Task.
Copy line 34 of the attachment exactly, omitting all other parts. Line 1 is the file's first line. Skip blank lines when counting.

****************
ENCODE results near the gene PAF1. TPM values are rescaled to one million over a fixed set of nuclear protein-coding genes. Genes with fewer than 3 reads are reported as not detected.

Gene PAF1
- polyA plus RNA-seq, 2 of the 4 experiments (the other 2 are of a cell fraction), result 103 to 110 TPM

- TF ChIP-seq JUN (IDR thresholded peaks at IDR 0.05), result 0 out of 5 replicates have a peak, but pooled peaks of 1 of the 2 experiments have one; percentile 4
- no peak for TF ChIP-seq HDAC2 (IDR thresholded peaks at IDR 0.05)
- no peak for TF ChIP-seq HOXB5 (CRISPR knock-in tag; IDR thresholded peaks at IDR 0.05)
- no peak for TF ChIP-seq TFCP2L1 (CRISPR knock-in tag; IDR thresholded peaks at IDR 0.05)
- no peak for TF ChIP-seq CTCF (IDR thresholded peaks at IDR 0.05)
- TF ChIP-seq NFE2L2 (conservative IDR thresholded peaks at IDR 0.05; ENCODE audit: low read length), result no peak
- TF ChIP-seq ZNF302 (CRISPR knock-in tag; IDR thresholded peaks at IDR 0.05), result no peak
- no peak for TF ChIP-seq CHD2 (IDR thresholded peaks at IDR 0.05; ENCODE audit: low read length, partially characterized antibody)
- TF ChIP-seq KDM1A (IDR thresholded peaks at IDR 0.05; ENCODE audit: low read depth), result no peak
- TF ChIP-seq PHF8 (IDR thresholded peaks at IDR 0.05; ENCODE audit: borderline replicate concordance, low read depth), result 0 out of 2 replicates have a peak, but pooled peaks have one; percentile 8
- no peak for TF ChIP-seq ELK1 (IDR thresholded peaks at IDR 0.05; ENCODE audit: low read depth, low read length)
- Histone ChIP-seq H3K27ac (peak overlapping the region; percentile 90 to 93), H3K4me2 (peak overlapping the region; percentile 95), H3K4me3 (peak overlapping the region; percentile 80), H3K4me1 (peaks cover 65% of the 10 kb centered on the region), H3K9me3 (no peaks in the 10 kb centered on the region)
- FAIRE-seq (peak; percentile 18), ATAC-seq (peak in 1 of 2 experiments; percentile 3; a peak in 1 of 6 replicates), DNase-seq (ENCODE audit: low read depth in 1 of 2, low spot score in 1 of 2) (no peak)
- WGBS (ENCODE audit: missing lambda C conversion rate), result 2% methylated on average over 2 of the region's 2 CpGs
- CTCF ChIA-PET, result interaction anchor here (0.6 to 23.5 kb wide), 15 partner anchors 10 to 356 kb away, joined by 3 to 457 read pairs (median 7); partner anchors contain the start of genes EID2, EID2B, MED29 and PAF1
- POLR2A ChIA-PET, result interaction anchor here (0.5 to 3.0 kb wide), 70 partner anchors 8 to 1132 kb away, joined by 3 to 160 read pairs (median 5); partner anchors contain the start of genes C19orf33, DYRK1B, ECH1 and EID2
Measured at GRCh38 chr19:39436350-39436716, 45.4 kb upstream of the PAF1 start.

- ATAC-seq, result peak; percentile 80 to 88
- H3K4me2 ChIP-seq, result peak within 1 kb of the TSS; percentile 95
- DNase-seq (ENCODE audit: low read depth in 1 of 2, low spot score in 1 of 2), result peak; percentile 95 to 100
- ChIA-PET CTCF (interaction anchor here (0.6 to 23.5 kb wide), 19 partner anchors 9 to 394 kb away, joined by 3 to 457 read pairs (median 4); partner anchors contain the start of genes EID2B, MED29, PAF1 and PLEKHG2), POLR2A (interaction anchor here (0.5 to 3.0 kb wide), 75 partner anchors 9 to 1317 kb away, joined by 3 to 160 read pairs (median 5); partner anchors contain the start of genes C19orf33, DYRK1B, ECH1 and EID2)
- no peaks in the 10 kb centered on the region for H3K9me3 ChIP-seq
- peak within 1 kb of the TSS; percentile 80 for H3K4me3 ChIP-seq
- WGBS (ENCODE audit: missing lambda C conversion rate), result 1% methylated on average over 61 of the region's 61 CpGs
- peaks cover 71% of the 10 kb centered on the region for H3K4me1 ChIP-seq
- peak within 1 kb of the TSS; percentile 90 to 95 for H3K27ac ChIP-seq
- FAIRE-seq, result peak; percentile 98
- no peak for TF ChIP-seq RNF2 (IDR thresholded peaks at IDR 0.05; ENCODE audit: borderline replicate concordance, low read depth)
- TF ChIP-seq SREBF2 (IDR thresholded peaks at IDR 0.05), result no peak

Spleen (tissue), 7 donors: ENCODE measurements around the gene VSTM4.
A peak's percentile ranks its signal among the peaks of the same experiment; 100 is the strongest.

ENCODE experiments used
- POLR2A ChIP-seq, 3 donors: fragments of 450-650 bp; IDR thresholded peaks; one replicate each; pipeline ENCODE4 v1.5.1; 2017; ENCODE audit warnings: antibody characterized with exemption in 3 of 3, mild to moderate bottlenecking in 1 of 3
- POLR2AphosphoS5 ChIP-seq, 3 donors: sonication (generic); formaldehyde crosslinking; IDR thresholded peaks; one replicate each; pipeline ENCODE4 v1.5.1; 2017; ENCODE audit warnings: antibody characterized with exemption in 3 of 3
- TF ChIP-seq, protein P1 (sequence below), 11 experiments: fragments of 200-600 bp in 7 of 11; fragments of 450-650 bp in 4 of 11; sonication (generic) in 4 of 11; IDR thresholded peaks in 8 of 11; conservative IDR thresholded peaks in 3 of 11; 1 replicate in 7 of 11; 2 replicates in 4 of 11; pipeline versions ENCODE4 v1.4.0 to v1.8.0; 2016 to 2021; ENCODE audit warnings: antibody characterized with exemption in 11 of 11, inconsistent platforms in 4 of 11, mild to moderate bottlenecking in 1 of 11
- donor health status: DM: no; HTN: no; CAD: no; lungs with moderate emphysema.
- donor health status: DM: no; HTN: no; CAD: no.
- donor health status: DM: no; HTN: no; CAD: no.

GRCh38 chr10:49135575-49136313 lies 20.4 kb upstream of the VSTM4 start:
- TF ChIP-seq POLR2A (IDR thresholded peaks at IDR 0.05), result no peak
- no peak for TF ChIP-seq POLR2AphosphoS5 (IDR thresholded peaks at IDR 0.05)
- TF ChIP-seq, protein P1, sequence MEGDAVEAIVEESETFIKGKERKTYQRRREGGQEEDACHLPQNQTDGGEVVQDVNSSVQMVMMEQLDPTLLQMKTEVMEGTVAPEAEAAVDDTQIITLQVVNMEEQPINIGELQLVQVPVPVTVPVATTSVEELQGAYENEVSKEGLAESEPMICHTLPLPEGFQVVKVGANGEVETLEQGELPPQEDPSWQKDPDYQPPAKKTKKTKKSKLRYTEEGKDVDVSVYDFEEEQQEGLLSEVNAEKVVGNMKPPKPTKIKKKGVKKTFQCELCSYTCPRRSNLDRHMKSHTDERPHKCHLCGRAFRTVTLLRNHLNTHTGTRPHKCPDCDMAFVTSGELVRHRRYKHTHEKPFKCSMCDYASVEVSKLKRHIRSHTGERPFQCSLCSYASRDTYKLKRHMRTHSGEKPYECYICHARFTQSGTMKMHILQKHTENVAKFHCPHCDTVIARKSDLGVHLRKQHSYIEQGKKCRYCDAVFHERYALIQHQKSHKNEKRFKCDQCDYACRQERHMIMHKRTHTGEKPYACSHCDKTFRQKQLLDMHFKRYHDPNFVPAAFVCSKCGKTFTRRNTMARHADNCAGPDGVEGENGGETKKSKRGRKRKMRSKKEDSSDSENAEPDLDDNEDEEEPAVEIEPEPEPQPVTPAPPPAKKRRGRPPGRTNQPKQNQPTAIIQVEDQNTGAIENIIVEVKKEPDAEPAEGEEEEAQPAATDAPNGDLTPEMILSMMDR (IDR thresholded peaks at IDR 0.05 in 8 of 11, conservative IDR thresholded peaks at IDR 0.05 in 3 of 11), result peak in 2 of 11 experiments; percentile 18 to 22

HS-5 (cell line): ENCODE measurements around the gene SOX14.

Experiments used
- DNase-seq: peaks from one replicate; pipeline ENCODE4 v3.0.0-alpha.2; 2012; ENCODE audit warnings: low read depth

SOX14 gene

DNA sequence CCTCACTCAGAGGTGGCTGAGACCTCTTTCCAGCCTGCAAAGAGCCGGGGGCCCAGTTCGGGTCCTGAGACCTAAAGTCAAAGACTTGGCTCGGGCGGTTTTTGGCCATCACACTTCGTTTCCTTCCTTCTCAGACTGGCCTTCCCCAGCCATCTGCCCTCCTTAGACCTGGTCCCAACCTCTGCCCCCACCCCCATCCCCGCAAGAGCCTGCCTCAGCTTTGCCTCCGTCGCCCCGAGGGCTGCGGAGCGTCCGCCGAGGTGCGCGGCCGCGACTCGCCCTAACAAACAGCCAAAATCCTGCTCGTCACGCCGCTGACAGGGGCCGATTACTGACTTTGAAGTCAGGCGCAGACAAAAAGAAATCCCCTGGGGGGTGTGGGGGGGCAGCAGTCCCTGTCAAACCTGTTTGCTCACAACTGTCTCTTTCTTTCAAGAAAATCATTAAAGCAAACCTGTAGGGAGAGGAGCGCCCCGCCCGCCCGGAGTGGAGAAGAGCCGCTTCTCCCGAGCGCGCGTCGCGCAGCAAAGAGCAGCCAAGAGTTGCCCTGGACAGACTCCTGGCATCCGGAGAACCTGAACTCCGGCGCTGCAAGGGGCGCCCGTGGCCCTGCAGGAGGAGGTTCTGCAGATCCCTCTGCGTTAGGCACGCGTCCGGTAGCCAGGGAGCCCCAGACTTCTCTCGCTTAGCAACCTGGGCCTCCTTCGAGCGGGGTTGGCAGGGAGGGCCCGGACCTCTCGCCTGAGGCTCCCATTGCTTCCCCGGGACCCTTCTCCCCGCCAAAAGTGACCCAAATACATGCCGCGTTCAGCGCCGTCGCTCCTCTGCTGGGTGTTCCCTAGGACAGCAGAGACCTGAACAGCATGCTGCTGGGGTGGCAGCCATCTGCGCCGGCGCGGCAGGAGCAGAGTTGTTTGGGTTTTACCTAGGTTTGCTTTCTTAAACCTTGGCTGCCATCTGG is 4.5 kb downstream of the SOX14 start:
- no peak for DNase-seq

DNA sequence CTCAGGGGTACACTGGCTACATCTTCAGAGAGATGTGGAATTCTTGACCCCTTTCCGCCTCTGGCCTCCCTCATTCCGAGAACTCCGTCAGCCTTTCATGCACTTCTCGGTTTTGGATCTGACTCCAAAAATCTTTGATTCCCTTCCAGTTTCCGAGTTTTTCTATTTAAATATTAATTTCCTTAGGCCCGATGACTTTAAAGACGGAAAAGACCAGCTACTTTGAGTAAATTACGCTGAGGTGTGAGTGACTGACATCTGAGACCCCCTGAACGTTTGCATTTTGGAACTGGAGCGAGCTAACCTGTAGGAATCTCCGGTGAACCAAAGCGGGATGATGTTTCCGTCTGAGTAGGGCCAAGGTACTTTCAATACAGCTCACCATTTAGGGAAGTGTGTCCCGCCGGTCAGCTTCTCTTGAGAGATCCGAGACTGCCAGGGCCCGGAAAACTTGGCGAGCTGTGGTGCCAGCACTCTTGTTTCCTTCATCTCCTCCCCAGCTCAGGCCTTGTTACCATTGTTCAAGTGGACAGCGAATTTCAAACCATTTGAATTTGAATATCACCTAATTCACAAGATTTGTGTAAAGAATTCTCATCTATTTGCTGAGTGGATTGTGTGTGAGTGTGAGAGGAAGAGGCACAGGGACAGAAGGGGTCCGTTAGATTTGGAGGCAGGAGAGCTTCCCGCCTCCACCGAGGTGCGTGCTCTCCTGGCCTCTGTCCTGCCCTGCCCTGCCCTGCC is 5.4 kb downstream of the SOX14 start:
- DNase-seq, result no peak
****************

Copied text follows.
A peak's percentile ranks its signal among the peaks of the same experiment; 100 is the strongest.